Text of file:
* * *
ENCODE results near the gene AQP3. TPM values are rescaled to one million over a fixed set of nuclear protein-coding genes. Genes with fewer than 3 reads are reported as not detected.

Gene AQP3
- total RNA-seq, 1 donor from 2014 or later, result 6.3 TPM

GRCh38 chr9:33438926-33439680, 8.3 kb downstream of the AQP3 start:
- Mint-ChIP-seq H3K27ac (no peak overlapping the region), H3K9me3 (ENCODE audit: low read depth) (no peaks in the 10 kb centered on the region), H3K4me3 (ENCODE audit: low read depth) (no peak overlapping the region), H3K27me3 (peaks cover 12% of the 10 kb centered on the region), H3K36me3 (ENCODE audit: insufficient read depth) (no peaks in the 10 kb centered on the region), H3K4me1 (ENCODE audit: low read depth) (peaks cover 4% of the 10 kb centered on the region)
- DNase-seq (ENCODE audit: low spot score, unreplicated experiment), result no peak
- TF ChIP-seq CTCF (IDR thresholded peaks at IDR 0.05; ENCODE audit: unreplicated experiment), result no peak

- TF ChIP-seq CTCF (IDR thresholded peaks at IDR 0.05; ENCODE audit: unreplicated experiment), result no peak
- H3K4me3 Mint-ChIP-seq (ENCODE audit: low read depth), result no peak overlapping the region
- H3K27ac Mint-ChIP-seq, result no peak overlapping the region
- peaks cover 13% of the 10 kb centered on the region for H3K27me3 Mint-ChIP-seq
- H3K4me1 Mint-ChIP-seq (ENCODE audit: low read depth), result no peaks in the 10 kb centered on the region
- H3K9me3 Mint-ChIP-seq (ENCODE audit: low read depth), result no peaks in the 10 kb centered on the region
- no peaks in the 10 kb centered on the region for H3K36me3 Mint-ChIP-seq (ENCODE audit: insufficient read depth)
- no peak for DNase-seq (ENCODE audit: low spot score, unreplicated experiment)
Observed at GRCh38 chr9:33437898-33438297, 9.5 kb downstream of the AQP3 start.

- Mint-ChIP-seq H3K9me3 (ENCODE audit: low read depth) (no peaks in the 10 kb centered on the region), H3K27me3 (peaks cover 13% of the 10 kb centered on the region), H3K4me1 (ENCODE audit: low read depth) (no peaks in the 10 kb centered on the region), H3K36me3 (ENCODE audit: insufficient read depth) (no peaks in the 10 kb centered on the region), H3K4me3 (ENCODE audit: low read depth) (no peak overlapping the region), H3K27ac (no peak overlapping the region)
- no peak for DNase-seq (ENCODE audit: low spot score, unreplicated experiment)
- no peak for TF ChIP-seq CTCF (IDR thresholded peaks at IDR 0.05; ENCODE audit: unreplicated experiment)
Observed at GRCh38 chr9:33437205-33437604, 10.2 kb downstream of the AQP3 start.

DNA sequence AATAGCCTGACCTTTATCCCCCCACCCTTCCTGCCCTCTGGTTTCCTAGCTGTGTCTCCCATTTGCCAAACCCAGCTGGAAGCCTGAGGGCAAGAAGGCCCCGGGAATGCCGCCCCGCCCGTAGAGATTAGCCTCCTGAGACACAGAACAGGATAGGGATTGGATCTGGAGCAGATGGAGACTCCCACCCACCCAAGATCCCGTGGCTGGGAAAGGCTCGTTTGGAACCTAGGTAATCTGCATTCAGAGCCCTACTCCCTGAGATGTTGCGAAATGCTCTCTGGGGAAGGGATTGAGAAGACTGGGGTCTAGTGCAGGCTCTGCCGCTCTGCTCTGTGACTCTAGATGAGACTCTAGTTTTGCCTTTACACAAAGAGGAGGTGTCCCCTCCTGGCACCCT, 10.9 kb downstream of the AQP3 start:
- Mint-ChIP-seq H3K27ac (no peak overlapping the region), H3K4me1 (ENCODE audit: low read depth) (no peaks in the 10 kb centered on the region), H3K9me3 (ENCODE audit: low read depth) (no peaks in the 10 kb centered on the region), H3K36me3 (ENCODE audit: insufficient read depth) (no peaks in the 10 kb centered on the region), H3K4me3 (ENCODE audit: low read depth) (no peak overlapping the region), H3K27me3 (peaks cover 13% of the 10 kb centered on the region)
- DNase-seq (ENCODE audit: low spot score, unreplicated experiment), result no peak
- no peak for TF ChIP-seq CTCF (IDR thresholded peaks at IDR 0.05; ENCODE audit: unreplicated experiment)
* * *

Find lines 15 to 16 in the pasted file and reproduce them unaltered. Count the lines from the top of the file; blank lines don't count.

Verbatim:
- no peak for DNase-seq (ENCODE audit: low spot score, unreplicated experiment)
Observed at GRCh38 chr9:33437898-33438297, 9.5 kb downstream of the AQP3 start.